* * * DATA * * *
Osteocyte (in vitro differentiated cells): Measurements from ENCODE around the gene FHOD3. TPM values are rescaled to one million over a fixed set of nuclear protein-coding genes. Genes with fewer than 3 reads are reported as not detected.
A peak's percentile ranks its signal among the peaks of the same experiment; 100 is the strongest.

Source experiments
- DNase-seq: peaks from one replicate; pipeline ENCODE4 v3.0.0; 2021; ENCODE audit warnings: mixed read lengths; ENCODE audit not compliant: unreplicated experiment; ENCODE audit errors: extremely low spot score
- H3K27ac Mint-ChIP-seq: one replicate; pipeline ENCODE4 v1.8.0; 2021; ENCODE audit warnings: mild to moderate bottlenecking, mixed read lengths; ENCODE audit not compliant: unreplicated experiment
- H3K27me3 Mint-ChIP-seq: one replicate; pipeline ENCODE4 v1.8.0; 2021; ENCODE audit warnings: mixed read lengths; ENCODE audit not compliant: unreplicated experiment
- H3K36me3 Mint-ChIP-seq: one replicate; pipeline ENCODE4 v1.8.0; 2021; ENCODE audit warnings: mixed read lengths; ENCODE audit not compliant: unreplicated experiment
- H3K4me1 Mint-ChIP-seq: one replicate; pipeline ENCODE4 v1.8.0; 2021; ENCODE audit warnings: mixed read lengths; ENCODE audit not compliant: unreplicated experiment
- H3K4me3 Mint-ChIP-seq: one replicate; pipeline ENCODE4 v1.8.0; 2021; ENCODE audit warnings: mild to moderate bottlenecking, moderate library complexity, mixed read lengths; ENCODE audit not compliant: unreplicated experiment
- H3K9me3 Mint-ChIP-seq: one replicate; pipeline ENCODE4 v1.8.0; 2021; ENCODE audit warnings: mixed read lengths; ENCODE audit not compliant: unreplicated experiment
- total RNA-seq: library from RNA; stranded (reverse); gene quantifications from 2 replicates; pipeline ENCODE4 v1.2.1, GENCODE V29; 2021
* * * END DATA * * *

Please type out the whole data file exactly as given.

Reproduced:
Osteocyte (in vitro differentiated cells): Measurements from ENCODE around the gene FHOD3. TPM values are rescaled to one million over a fixed set of nuclear protein-coding genes. Genes with fewer than 3 reads are reported as not detected.
A peak's percentile ranks its signal among the peaks of the same experiment; 100 is the strongest.

Source experiments
- DNase-seq: peaks from one replicate; pipeline ENCODE4 v3.0.0; 2021; ENCODE audit warnings: mixed read lengths; ENCODE audit not compliant: unreplicated experiment; ENCODE audit errors: extremely low spot score
- H3K27ac Mint-ChIP-seq: one replicate; pipeline ENCODE4 v1.8.0; 2021; ENCODE audit warnings: mild to moderate bottlenecking, mixed read lengths; ENCODE audit not compliant: unreplicated experiment
- H3K27me3 Mint-ChIP-seq: one replicate; pipeline ENCODE4 v1.8.0; 2021; ENCODE audit warnings: mixed read lengths; ENCODE audit not compliant: unreplicated experiment
- H3K36me3 Mint-ChIP-seq: one replicate; pipeline ENCODE4 v1.8.0; 2021; ENCODE audit warnings: mixed read lengths; ENCODE audit not compliant: unreplicated experiment
- H3K4me1 Mint-ChIP-seq: one replicate; pipeline ENCODE4 v1.8.0; 2021; ENCODE audit warnings: mixed read lengths; ENCODE audit not compliant: unreplicated experiment
- H3K4me3 Mint-ChIP-seq: one replicate; pipeline ENCODE4 v1.8.0; 2021; ENCODE audit warnings: mild to moderate bottlenecking, moderate library complexity, mixed read lengths; ENCODE audit not compliant: unreplicated experiment
- H3K9me3 Mint-ChIP-seq: one replicate; pipeline ENCODE4 v1.8.0; 2021; ENCODE audit warnings: mixed read lengths; ENCODE audit not compliant: unreplicated experiment
- total RNA-seq: library from RNA; stranded (reverse); gene quantifications from 2 replicates; pipeline ENCODE4 v1.2.1, GENCODE V29; 2021